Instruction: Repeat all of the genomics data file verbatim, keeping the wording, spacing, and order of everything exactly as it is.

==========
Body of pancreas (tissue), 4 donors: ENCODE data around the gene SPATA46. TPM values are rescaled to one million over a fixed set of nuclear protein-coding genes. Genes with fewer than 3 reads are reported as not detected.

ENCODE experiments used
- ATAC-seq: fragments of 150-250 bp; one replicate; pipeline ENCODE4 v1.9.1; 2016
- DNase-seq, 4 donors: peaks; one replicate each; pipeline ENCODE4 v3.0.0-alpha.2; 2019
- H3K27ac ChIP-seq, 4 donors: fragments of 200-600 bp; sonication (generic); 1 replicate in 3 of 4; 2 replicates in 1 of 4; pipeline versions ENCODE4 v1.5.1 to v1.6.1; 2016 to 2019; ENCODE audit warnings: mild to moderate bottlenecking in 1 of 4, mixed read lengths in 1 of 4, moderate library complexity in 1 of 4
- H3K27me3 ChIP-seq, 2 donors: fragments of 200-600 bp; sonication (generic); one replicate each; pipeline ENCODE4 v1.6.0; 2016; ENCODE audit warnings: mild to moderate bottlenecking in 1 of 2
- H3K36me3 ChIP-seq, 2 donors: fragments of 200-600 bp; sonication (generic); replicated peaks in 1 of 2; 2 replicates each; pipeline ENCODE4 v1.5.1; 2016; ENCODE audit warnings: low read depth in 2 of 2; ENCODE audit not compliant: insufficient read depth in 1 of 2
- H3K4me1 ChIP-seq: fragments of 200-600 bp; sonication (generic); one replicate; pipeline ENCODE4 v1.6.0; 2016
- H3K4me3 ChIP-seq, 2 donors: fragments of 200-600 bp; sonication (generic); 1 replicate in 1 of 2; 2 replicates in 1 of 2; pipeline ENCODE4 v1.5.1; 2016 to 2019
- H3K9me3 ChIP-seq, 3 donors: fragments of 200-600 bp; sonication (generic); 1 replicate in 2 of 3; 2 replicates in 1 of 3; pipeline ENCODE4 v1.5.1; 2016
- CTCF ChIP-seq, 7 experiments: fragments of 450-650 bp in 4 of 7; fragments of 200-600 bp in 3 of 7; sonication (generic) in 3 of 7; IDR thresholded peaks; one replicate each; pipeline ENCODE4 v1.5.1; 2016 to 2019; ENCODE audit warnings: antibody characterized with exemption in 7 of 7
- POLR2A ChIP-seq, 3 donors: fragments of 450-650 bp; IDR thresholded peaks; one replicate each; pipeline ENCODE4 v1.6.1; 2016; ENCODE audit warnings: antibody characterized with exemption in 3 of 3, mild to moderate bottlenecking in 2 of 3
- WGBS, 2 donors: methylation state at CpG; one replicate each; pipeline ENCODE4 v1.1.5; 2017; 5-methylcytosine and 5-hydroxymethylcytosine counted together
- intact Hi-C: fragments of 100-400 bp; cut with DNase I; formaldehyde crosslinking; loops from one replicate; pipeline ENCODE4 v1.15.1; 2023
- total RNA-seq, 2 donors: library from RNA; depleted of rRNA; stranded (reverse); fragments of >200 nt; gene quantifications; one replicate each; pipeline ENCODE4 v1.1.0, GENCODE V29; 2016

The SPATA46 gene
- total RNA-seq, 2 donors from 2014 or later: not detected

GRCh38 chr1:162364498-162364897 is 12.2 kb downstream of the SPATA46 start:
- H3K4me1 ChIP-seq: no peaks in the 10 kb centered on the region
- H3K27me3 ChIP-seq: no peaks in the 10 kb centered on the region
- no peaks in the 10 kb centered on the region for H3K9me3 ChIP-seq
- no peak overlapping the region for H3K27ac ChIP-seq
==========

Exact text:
Body of pancreas (tissue), 4 donors: ENCODE data around the gene SPATA46. TPM values are rescaled to one million over a fixed set of nuclear protein-coding genes. Genes with fewer than 3 reads are reported as not detected.

ENCODE experiments used
- ATAC-seq: fragments of 150-250 bp; one replicate; pipeline ENCODE4 v1.9.1; 2016
- DNase-seq, 4 donors: peaks; one replicate each; pipeline ENCODE4 v3.0.0-alpha.2; 2019
- H3K27ac ChIP-seq, 4 donors: fragments of 200-600 bp; sonication (generic); 1 replicate in 3 of 4; 2 replicates in 1 of 4; pipeline versions ENCODE4 v1.5.1 to v1.6.1; 2016 to 2019; ENCODE audit warnings: mild to moderate bottlenecking in 1 of 4, mixed read lengths in 1 of 4, moderate library complexity in 1 of 4
- H3K27me3 ChIP-seq, 2 donors: fragments of 200-600 bp; sonication (generic); one replicate each; pipeline ENCODE4 v1.6.0; 2016; ENCODE audit warnings: mild to moderate bottlenecking in 1 of 2
- H3K36me3 ChIP-seq, 2 donors: fragments of 200-600 bp; sonication (generic); replicated peaks in 1 of 2; 2 replicates each; pipeline ENCODE4 v1.5.1; 2016; ENCODE audit warnings: low read depth in 2 of 2; ENCODE audit not compliant: insufficient read depth in 1 of 2
- H3K4me1 ChIP-seq: fragments of 200-600 bp; sonication (generic); one replicate; pipeline ENCODE4 v1.6.0; 2016
- H3K4me3 ChIP-seq, 2 donors: fragments of 200-600 bp; sonication (generic); 1 replicate in 1 of 2; 2 replicates in 1 of 2; pipeline ENCODE4 v1.5.1; 2016 to 2019
- H3K9me3 ChIP-seq, 3 donors: fragments of 200-600 bp; sonication (generic); 1 replicate in 2 of 3; 2 replicates in 1 of 3; pipeline ENCODE4 v1.5.1; 2016
- CTCF ChIP-seq, 7 experiments: fragments of 450-650 bp in 4 of 7; fragments of 200-600 bp in 3 of 7; sonication (generic) in 3 of 7; IDR thresholded peaks; one replicate each; pipeline ENCODE4 v1.5.1; 2016 to 2019; ENCODE audit warnings: antibody characterized with exemption in 7 of 7
- POLR2A ChIP-seq, 3 donors: fragments of 450-650 bp; IDR thresholded peaks; one replicate each; pipeline ENCODE4 v1.6.1; 2016; ENCODE audit warnings: antibody characterized with exemption in 3 of 3, mild to moderate bottlenecking in 2 of 3
- WGBS, 2 donors: methylation state at CpG; one replicate each; pipeline ENCODE4 v1.1.5; 2017; 5-methylcytosine and 5-hydroxymethylcytosine counted together
- intact Hi-C: fragments of 100-400 bp; cut with DNase I; formaldehyde crosslinking; loops from one replicate; pipeline ENCODE4 v1.15.1; 2023
- total RNA-seq, 2 donors: library from RNA; depleted of rRNA; stranded (reverse); fragments of >200 nt; gene quantifications; one replicate each; pipeline ENCODE4 v1.1.0, GENCODE V29; 2016

The SPATA46 gene
- total RNA-seq, 2 donors from 2014 or later: not detected

GRCh38 chr1:162364498-162364897 is 12.2 kb downstream of the SPATA46 start:
- H3K4me1 ChIP-seq: no peaks in the 10 kb centered on the region
- H3K27me3 ChIP-seq: no peaks in the 10 kb centered on the region
- no peaks in the 10 kb centered on the region for H3K9me3 ChIP-seq
- no peak overlapping the region for H3K27ac ChIP-seq